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Jim Farrish is the Founder of Money Strategies Inc, a registered investment advisory firm. He has professionally managed money for nearly 30 years. His extensive research on the markets is published daily on his proprietary sites SectorExchange.com and TheETFexchange.com. His primary goal is to... More
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  • Are States the Next Federal Bailout?  0 comments
    Oct 8, 2010 9:06 AM | about stocks: KBE, KRE, KBW

    In an interview with Meredith Whitney of Meredith Whitney Advisory Group on Bloomberg last week, she stated, some states are a ticking time bomb. She published a detailed report rating the finances of the 15 largest U.S. states. California has one of the largest deficits that exists relative to their budget gap by size, but it has a real estate problem as well with a large amount of foreclosures. Florida has a bigger issue relative to foreclosures and real estate. The drain on tax receipts in Florida due to the foreclosure issue could cripple the states budget similar to California’s in the coming year. The bottom line of the report is the U.S. government may face a bailout for states within the next 12 months. This is not good news for taxpayers.

    The municipal bond market is more than $3 trillion in size and it is owned by individuals and institutions. If there is a bailout from the Federal Government, it could dwarf that of the bailed out banking system in 2008. The bad news is the owners can’t take stock or preferred stock as collateral on the loans to the states. The primary concern near term is the rating on the state and municipal bonds. If these start to erode, the values will decline and investors will once again pay the price.

    The good news (if there could be any) from TARP was that the final cost (according to the Treasury) was $50 billion versus the original loans of $780 billion. This of course does not include the $180 billion currently outstanding to Fannie Mae and Freddie Mac. The state bailouts could potentially be two to three times that number and to make matters worse it may never get repaid.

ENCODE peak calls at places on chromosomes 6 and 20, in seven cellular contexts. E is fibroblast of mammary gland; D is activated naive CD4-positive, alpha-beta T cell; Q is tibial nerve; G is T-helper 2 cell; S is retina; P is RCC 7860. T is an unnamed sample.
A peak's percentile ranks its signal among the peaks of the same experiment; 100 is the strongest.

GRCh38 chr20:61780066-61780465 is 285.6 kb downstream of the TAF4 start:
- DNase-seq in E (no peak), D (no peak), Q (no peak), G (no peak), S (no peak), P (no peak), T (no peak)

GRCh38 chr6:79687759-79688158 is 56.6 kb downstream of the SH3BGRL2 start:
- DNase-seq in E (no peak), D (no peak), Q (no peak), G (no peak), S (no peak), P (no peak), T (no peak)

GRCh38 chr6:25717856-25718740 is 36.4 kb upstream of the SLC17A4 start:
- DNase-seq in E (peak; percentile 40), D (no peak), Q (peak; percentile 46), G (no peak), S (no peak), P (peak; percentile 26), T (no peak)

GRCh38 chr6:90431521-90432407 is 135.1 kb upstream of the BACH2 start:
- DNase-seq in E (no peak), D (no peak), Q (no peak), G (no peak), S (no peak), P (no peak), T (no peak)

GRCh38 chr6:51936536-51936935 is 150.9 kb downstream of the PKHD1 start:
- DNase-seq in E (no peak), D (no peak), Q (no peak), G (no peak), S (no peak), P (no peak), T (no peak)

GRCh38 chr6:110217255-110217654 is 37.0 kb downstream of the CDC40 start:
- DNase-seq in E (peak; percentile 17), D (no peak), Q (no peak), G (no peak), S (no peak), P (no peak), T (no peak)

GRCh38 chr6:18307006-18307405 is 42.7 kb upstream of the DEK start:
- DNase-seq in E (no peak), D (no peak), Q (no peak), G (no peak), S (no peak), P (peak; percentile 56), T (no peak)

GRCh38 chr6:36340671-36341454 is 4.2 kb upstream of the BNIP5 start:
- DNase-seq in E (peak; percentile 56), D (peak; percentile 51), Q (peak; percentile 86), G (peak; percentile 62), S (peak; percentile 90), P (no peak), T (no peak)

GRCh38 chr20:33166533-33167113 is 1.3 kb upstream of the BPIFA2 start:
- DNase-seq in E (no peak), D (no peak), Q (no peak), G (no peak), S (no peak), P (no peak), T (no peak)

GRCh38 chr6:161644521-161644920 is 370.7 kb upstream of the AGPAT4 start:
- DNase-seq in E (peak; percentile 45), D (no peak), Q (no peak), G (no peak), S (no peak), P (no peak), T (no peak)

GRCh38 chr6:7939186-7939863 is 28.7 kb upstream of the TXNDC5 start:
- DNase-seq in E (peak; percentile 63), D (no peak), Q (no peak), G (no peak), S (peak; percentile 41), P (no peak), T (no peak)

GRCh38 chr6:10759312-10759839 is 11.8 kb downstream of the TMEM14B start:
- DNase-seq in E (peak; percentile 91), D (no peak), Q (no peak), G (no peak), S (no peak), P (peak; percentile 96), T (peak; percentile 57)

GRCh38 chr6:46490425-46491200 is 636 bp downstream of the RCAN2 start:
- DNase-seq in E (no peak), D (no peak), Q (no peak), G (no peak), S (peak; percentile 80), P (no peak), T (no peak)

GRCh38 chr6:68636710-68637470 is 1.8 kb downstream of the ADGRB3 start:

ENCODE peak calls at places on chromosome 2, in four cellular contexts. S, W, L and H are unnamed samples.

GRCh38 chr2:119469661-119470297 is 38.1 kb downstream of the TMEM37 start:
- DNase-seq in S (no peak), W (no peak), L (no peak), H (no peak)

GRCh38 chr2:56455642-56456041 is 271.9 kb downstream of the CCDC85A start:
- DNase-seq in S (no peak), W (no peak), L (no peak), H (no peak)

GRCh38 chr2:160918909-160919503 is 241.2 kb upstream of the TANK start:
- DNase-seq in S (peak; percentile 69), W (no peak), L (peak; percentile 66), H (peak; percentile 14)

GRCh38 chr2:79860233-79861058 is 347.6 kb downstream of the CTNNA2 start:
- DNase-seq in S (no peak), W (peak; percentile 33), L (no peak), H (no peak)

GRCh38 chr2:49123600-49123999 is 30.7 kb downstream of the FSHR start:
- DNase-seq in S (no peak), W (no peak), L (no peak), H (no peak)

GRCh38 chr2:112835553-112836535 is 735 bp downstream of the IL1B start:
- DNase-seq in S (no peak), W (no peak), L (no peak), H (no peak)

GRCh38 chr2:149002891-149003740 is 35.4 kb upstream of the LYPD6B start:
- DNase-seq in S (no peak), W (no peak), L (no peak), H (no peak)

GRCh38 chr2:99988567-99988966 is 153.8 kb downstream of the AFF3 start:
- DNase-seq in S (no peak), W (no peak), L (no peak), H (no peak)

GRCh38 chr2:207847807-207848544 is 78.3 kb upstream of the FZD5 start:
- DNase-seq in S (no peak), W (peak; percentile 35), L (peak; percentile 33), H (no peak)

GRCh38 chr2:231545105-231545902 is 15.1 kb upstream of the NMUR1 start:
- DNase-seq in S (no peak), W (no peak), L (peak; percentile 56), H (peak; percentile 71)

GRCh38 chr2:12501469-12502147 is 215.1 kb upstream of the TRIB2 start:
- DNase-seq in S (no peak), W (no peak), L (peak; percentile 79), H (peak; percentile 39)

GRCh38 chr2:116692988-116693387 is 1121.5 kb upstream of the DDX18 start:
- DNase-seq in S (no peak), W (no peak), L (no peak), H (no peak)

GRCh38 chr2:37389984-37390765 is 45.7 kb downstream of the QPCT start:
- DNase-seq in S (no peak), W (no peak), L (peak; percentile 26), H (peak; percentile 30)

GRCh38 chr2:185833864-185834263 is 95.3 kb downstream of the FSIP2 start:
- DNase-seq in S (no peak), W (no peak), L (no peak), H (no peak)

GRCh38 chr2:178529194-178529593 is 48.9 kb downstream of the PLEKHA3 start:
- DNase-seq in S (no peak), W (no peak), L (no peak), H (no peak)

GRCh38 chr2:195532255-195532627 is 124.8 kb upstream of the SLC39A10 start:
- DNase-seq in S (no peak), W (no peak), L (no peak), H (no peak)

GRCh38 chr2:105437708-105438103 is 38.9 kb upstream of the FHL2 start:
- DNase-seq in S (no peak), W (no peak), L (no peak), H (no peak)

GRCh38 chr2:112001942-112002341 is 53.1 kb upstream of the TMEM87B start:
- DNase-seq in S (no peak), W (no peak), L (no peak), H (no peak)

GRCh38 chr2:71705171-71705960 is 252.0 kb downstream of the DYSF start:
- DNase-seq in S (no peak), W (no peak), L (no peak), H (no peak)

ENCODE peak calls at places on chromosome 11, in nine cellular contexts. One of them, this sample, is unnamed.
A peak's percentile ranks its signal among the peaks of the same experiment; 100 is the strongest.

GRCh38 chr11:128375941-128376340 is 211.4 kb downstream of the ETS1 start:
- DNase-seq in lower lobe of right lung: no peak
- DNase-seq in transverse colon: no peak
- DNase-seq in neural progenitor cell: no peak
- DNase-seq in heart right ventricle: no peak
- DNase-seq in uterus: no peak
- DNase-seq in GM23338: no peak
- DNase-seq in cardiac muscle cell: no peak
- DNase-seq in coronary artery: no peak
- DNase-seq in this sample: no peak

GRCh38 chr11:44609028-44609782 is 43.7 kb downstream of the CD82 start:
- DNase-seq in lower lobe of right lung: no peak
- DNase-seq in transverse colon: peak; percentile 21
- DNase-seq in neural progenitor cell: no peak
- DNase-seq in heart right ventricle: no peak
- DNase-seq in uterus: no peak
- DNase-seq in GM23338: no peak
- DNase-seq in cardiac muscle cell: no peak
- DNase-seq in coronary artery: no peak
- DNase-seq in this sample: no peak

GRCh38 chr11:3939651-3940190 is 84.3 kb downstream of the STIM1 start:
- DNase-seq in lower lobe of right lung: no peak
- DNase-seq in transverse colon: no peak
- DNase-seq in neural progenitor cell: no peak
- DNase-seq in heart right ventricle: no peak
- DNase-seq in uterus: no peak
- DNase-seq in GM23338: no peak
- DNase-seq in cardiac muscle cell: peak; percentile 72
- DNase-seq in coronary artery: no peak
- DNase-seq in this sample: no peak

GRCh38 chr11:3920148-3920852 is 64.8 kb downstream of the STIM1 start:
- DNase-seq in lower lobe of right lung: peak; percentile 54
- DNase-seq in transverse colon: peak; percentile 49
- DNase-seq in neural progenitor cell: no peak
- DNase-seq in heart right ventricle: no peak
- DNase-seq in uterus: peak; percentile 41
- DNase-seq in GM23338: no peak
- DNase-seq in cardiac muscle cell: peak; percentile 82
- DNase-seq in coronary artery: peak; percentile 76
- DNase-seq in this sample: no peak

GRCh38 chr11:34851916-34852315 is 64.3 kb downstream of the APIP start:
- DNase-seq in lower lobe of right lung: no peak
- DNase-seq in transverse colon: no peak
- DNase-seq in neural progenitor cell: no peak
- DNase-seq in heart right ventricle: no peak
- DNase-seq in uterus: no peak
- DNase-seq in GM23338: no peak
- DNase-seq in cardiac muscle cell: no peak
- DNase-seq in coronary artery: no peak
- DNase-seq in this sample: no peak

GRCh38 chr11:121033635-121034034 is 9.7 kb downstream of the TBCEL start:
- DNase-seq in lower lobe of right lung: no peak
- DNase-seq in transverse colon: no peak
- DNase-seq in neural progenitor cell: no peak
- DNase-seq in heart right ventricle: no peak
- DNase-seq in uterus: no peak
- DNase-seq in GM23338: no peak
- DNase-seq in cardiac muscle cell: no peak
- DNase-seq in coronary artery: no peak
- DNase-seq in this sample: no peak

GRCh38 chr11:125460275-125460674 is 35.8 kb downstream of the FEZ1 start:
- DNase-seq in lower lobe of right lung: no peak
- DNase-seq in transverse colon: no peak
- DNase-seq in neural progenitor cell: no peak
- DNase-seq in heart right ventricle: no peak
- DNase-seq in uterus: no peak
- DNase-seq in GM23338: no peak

The challenge for the states is how to increase revenue to fill the gap of the short fall. Foreclosures have been a legal nightmare in the courts. This slows the process of getting the property sold to someone who can pay the property taxes to curtail the short falls in the municipalities. That can only mean taxes from other sources. And in states like Florida, which has no state income tax, moving trucks may be more common than cars as people exit the state to avoid a new state tax residents. Retirees make up more than 25% of the state population and are free to move to other states, like Texas, which has no income tax and similar climate opportunities. Texas also has a balanced budget and no current spending gap.    

    Besides the taxpayers, the pressure from the housing sector will continue to weigh on banks in these troubled states. Don’t forget about the additional challenges from commercial real estate on the banks. SPDR KBW Bank ETF (NYSEARCA:KBE) hit a high in April 2010 of $28.72 and is currently trading at $23.58, a decline of 17.8%. The prospects of a move back to those highs are not likely based on the outlook. Scanning through the 37 banks which make up the ETF, none are trading in an uptrend. SPDR KBW Regional Bank ETF (NYSEARCA:KRE) has the same result. Investors are unwilling to take the risk associated with the unknown future of profitability, let alone if they will remain in business.

    One of the big Wall Street firms upgraded the banks this week based on better Q3 earnings estimates. The results will come from better consumer credit quality and stronger underwriting on new loans. Most of this activity has come as result of mortgage refinancing. The gains are expected to be offset by a weak trading environment in equities and fixed income. The challenge remains in the balance sheet. That is a result of the above issues in foreclosures. Until the mess is cleaned up, the drag on earnings will remain. Meredith Whitney referred to the sector as boring and not a compelling one for investors. The sector has set up for a short term trading opportunity, but for investors it could be dead money for the foreseeable future.

    When Federal Reserve Chairman, Mr. Bernanke, stated this would be a long and slow recovery he wasn’t kidding. The financial sector remains under pressure, and reports like this don’t help the situation. Investing in stocks requires confidence the companies have an above average opportunity to execute on their business plan. That includes growing revenue and profits to benefit shareholders. The banks aren’t likely to garner much confidence if this report is the future reality.

    Disclosure: no positions
    Stocks: KBE, KRE, KBW
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